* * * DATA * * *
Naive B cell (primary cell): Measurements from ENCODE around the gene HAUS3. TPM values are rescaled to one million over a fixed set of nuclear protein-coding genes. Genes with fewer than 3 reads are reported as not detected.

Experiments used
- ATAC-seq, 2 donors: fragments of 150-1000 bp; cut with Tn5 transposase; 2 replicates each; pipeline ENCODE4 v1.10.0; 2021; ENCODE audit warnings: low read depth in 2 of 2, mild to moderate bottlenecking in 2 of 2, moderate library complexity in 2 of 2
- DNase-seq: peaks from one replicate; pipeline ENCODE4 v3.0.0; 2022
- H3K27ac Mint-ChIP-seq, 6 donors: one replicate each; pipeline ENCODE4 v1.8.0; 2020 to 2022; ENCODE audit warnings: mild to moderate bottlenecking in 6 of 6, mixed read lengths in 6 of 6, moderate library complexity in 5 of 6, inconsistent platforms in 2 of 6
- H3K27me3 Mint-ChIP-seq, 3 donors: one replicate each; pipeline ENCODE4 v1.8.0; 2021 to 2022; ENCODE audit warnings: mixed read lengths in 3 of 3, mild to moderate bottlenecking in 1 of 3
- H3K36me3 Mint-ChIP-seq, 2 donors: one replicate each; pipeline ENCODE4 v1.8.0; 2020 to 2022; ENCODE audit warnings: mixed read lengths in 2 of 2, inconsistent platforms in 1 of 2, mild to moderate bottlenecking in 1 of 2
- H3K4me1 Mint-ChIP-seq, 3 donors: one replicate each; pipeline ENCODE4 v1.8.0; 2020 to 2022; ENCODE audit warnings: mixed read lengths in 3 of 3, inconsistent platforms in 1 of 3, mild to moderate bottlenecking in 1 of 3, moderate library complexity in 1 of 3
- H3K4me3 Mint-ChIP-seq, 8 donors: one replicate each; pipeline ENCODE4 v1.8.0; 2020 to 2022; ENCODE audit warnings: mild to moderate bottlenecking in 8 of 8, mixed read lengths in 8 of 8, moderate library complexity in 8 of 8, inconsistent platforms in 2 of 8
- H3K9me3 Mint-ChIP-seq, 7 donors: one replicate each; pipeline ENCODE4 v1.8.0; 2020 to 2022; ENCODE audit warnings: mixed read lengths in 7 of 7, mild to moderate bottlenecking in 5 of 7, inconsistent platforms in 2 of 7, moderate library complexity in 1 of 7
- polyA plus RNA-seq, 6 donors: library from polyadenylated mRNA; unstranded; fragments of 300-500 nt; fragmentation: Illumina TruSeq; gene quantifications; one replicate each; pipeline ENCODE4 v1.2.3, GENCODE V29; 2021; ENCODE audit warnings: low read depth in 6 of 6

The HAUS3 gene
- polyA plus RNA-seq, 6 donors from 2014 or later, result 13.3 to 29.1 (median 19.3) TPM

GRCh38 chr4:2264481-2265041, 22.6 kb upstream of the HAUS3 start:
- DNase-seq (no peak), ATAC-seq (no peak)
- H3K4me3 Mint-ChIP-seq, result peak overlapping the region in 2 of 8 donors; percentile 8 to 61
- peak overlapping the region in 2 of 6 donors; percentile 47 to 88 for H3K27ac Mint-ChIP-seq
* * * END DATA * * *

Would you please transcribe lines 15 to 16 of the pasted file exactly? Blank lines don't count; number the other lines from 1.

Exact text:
- DNase-seq (no peak), ATAC-seq (no peak)
- H3K4me3 Mint-ChIP-seq, result peak overlapping the region in 2 of 8 donors; percentile 8 to 61